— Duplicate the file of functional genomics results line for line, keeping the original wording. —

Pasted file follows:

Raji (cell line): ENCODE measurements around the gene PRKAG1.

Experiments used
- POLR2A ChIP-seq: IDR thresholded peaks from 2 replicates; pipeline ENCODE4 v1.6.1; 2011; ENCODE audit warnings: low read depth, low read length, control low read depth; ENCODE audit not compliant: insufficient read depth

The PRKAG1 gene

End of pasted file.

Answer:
Raji (cell line): ENCODE measurements around the gene PRKAG1.

Experiments used
- POLR2A ChIP-seq: IDR thresholded peaks from 2 replicates; pipeline ENCODE4 v1.6.1; 2011; ENCODE audit warnings: low read depth, low read length, control low read depth; ENCODE audit not compliant: insufficient read depth

The PRKAG1 gene